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Pecans and How They Grow (300 years of growth)

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Did you know that there are over 500 different types of pecans? But out of all of those, the majority of pecan production comes from just a handful of varieties. And did you know the pecan is not actually a nut? It’s technically a “drupe,” a type of fruit in which a fleshy outer part surrounds a shell (or pit) with a seed inside, much like a peach. The word pecan means, “nuts requiring a stone to crack.”


Pecans are grown commercially in fifteen states in the southern U.S. including Alabama, Arkansas, Arizona, California, Florida, Georgia, Kansas, Louisiana, Missouri, Mississippi, North Carolina, New Mexico, Oklahoma, South Carolina, and Texas. Although, Georgia remains the top producer of pecans since the 1800s. If you live in these areas, do you have a pecan tree in your yard?

Pecans are grown in groves or orchards of trees

Groves are groupings of trees that are grown naturally, while orchards are defined as groups of trees planted by humans. When planting pecan trees, it takes anywhere from seven to ten years before a pecan tree begins to produce a full supply of nuts. But once the process starts, hold onto your green smoothies peeps because these trees can produce for a very long time, sometimes up to 300 years. Pecan trees are very large and are capable of reaching seventy or more feet in height and six feet in trunk diameter. Go ahead and hug THAT tree!


Pecan trees have both male and female flowers on the same tree that are wind pollinated. Therefore, pollinators (i.e., bees) are not required to complete pollination. The male flowers form hanging catkins which can produce as many as 2.64 million pollen grains, and ONLY one pollen grain is required to produce one pecan. This means that just ONE catkin can produce enough pollen to pollinate flowers to produce 50,000 pounds of average-sized pecans. Well, holy pecans Batman, that information just sort of blows my circuits. So think about it, an average bearing tree is likely to produce several thousand catkins, thus further emphasizing how much pollen could be produced. The female flowers are arranged in tight clusters at the ends of the shoots, just waiting to be serviced.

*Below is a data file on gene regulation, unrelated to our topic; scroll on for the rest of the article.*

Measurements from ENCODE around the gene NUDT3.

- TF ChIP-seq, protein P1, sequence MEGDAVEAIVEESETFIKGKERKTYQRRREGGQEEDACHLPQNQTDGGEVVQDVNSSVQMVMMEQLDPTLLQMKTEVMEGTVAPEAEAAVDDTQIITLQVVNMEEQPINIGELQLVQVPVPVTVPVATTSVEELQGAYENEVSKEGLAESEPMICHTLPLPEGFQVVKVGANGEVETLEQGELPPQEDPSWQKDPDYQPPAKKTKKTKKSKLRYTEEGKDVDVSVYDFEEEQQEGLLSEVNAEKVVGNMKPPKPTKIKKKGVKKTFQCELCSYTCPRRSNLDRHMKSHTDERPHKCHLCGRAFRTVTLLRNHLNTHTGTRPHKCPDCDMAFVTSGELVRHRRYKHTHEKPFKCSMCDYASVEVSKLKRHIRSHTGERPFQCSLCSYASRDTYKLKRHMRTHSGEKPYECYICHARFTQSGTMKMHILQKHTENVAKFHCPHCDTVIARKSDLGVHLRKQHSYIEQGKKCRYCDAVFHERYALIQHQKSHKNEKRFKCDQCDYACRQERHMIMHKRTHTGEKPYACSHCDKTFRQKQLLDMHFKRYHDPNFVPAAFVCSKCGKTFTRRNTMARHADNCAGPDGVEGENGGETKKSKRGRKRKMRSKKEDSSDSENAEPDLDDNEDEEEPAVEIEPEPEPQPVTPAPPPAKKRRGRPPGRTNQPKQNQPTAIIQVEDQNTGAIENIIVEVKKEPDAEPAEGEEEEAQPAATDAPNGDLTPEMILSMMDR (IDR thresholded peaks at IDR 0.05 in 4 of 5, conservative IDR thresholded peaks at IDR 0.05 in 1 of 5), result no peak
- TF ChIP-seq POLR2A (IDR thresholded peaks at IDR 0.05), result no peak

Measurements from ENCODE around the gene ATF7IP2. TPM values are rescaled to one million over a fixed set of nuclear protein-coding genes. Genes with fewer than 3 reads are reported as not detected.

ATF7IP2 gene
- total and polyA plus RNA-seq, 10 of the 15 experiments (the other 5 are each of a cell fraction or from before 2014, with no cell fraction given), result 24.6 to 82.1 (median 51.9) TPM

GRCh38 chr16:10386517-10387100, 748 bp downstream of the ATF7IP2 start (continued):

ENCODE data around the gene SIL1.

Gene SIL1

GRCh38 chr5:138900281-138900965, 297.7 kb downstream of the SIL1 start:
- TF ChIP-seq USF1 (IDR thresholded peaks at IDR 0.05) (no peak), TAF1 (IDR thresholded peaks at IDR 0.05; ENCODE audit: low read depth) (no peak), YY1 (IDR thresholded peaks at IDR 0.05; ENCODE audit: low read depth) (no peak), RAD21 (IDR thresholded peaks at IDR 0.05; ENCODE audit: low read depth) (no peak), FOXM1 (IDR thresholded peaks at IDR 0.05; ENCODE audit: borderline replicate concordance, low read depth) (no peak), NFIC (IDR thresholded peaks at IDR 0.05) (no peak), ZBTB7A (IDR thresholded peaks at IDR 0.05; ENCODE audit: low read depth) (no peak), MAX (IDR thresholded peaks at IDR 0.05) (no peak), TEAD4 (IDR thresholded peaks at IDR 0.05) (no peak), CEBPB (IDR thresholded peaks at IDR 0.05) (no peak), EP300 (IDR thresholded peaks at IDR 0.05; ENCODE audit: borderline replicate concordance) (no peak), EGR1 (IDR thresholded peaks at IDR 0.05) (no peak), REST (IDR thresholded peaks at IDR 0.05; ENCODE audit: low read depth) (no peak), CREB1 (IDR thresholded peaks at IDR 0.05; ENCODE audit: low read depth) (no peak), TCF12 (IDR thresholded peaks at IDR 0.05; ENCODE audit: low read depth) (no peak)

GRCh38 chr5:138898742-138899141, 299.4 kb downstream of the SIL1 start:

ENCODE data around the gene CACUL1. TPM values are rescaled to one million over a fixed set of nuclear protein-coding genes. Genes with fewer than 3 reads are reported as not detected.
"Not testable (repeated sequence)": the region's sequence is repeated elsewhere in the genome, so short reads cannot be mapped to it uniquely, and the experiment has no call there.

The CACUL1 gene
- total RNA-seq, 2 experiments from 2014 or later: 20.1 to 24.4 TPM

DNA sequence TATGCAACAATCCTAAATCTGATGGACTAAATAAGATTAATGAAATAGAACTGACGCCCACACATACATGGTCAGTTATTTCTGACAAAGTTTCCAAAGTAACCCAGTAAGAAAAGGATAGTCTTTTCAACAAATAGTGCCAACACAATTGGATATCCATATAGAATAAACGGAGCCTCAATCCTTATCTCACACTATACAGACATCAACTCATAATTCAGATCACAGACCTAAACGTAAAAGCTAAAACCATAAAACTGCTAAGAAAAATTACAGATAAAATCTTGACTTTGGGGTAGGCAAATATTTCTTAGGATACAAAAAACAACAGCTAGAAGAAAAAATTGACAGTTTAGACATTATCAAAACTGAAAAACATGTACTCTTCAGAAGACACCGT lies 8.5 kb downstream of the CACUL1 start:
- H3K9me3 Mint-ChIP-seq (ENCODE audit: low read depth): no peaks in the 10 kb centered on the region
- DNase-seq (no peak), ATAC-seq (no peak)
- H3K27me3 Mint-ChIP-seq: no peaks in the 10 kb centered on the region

Time to Harvest

Pecan trees begin to shed their nuts in the fall, prior to leaf drop. The nut forms inside a green husk that gradually browns as it dries and the nut matures. As the pecans mature, the husks begin to crack open, indicating the readiness of picking pecans. Once they are fully mature, they drop out of the husks and to the ground. Once the pecans fall, provided the ground is dry, they begin to dry and cure which improves their quality. Curing increases flavor, texture, and aroma of pecans.


One squirrel can eat up to 50 pounds of pecans in a year.

How They are Harvested

If the pecans don’t fall naturally from the tree, they can be encouraged to drop by knocking them from the tree with a long pole or shaking the branches. The key to harvesting pecans from the ground is to pick them up as soon as possible to avoid mold and to prevent ants and birds from hijacking your crop. Of course, if most of the pecans are still on the tree and in the husk… they are flat out NOT ready and need more time to ripen.

Once harvested, they need to be dried or cured before storing them. They are spread out in a thin layer on a plastic sheet in an area of low light and circulating air as they dry slowly. Depending upon conditions, drying can take between two to ten days. Properly dried pecans will have a brittle kernel and should separate easily from its exterior.

Of course, if a person is doing this on a much larger scale, there are other methods put in place when harvesting time rolls around. If you would love to see some of this in action (as I did), please click (here) to watch a short video on how this process works.

Don’t Limit Yourself to just the Nut

Pecan Wood

  • The wood from the pecan tree is used in making furniture and in hardwood flooring.
  • As sunlight interacts with pecan wood, it takes on an amber or reddish-brown hue over time, much like cherry wood.
  • The color variation of pecan wood results in a dramatic and distinctive coloration that imparts a rustic appearance to the unstained wood.
  • The grain is typically straight and fine; the wood may have a few knots.

Pecan Oil

  • Pecan oil has a buttery, nutty flavor, which adds a rich and satisfying layer to salad dressings and dips.
  • You can make your own dressing by using cold-pressed pecan oil as a base, then complimenting it with the addition of balsamic vinegar, honey, maple syrup, herbs, and seasonings to create unique vinaigrettes.
  • Pecan oil can replace butter or olive oil. Pecan oil’s ‘smoke point’ is 470 degrees F, which means that as long as it stays below that temperature, it won’t oxidize.
  • Use it on your skin. Pecan oil is rich in nutrients such as zinc, folate, phosphorus, and vitamins A and E, this oil is a warrior for your skin. Add a drop or two of oil to your face cream, mix them in the palm of your hand, and smooth it onto your face.
  • Use it on your hair. Use pecan oil as a hair treatment by rubbing it into scalp and roots and leaving it for a few hours or even overnight. Since it contains amino acid L-arginine and iron, it helps to encourage the growth of healthy hair. Hair follicles need proper nutrient intake in order for strong and healthy hair to grow.
  • Source

The Shells have Purpose too!

Mulch and Compost – If you shell your own pecans, allow them to dry out and mix them with other organic matter, creating a mulch for flowering plants such as azaleas and blueberry bushes. This mulch provides moisture retention.


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